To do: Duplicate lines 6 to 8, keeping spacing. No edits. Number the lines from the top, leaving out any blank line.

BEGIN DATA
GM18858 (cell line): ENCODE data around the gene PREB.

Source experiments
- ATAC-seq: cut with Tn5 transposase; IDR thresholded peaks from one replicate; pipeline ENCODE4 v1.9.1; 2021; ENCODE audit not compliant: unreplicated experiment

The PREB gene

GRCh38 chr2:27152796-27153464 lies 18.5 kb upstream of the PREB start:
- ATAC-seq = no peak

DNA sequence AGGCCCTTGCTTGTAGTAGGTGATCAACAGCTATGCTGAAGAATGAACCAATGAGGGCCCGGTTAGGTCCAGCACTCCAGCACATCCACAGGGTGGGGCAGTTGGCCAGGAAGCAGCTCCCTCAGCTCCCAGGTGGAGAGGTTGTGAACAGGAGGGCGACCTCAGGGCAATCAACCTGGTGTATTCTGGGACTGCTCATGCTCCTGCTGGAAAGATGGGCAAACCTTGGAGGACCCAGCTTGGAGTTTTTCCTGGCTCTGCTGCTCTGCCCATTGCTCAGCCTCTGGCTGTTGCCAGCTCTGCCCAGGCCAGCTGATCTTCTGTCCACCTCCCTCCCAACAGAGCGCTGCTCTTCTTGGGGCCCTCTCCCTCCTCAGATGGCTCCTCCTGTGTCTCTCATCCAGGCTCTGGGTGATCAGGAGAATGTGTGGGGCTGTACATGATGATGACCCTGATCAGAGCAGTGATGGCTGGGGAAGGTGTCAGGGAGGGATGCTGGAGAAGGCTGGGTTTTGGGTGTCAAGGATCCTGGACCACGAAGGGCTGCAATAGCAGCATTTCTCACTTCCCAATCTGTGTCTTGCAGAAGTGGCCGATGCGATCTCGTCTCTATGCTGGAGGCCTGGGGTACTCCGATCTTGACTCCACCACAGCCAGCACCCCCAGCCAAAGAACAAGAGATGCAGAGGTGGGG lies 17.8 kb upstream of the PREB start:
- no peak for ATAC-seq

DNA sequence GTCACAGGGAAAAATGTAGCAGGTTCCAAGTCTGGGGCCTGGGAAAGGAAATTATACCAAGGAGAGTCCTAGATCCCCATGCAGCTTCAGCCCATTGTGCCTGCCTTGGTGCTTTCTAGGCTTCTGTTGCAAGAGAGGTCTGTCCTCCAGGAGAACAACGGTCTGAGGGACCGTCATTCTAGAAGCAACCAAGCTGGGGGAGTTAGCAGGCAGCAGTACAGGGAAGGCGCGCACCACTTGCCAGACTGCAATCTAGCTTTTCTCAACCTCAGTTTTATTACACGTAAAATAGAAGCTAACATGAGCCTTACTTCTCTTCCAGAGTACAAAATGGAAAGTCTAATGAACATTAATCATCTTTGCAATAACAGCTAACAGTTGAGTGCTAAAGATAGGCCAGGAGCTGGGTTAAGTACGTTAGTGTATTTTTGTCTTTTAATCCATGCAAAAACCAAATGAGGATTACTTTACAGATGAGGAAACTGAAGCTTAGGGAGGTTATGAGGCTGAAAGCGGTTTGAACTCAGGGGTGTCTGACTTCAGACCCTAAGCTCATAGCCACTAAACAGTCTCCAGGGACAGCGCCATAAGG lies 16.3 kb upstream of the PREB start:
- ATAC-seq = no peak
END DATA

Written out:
- ATAC-seq = no peak

DNA sequence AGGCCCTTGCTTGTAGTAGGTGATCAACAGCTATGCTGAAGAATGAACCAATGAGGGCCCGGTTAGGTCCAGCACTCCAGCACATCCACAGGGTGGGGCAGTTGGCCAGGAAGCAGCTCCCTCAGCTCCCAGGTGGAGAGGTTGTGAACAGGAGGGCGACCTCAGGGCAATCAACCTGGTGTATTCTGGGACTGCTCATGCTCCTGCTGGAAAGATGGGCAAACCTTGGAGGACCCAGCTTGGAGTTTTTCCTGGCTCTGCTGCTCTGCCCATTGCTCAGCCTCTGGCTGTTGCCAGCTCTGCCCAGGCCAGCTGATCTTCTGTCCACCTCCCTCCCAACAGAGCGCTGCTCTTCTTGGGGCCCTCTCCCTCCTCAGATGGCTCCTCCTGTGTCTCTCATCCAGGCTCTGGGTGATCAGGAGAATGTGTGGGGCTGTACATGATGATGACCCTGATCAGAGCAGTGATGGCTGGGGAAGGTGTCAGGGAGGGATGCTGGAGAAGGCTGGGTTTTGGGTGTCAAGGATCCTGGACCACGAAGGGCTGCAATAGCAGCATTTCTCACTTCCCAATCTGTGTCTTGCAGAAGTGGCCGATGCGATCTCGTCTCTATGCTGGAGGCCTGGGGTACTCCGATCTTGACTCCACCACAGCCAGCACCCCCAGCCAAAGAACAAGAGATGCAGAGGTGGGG lies 17.8 kb upstream of the PREB start:
- no peak for ATAC-seq